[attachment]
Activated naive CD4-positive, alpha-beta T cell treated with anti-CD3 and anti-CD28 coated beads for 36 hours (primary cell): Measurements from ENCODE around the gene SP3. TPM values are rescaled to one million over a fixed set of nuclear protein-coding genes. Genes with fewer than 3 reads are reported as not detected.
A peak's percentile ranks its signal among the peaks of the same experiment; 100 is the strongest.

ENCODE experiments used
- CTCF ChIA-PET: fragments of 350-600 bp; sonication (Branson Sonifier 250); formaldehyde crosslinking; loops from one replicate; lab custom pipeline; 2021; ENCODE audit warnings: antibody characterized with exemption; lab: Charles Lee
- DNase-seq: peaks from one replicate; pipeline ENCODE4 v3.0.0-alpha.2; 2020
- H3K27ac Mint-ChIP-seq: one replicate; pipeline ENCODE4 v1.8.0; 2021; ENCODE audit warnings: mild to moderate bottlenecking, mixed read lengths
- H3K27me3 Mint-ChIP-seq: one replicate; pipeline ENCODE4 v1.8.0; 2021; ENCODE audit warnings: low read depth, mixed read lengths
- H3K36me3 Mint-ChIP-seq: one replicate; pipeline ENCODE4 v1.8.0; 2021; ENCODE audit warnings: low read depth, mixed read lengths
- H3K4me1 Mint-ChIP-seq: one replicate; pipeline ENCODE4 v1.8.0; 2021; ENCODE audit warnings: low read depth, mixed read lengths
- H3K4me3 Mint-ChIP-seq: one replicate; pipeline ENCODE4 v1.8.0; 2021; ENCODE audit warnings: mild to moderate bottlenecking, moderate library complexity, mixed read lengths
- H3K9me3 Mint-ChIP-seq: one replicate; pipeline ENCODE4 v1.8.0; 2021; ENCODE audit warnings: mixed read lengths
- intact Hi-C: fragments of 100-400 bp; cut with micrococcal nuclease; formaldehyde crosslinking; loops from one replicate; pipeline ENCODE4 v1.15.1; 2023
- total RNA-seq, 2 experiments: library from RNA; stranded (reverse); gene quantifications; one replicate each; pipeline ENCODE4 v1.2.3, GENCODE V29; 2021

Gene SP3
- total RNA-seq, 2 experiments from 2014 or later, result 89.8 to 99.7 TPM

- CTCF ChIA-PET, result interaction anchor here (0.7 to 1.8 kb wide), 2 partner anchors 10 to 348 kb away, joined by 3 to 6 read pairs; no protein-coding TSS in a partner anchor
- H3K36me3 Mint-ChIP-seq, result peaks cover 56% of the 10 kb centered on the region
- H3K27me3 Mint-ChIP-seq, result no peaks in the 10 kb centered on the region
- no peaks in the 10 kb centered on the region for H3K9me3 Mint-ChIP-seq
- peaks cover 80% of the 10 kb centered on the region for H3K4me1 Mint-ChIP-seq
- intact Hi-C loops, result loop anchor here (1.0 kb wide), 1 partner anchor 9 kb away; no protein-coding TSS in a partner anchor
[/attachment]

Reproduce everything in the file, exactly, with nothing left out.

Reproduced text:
Activated naive CD4-positive, alpha-beta T cell treated with anti-CD3 and anti-CD28 coated beads for 36 hours (primary cell): Measurements from ENCODE around the gene SP3. TPM values are rescaled to one million over a fixed set of nuclear protein-coding genes. Genes with fewer than 3 reads are reported as not detected.
A peak's percentile ranks its signal among the peaks of the same experiment; 100 is the strongest.

ENCODE experiments used
- CTCF ChIA-PET: fragments of 350-600 bp; sonication (Branson Sonifier 250); formaldehyde crosslinking; loops from one replicate; lab custom pipeline; 2021; ENCODE audit warnings: antibody characterized with exemption; lab: Charles Lee
- DNase-seq: peaks from one replicate; pipeline ENCODE4 v3.0.0-alpha.2; 2020
- H3K27ac Mint-ChIP-seq: one replicate; pipeline ENCODE4 v1.8.0; 2021; ENCODE audit warnings: mild to moderate bottlenecking, mixed read lengths
- H3K27me3 Mint-ChIP-seq: one replicate; pipeline ENCODE4 v1.8.0; 2021; ENCODE audit warnings: low read depth, mixed read lengths
- H3K36me3 Mint-ChIP-seq: one replicate; pipeline ENCODE4 v1.8.0; 2021; ENCODE audit warnings: low read depth, mixed read lengths
- H3K4me1 Mint-ChIP-seq: one replicate; pipeline ENCODE4 v1.8.0; 2021; ENCODE audit warnings: low read depth, mixed read lengths
- H3K4me3 Mint-ChIP-seq: one replicate; pipeline ENCODE4 v1.8.0; 2021; ENCODE audit warnings: mild to moderate bottlenecking, moderate library complexity, mixed read lengths
- H3K9me3 Mint-ChIP-seq: one replicate; pipeline ENCODE4 v1.8.0; 2021; ENCODE audit warnings: mixed read lengths
- intact Hi-C: fragments of 100-400 bp; cut with micrococcal nuclease; formaldehyde crosslinking; loops from one replicate; pipeline ENCODE4 v1.15.1; 2023
- total RNA-seq, 2 experiments: library from RNA; stranded (reverse); gene quantifications; one replicate each; pipeline ENCODE4 v1.2.3, GENCODE V29; 2021

Gene SP3
- total RNA-seq, 2 experiments from 2014 or later, result 89.8 to 99.7 TPM

- CTCF ChIA-PET, result interaction anchor here (0.7 to 1.8 kb wide), 2 partner anchors 10 to 348 kb away, joined by 3 to 6 read pairs; no protein-coding TSS in a partner anchor
- H3K36me3 Mint-ChIP-seq, result peaks cover 56% of the 10 kb centered on the region
- H3K27me3 Mint-ChIP-seq, result no peaks in the 10 kb centered on the region
- no peaks in the 10 kb centered on the region for H3K9me3 Mint-ChIP-seq
- peaks cover 80% of the 10 kb centered on the region for H3K4me1 Mint-ChIP-seq
- intact Hi-C loops, result loop anchor here (1.0 kb wide), 1 partner anchor 9 kb away; no protein-coding TSS in a partner anchor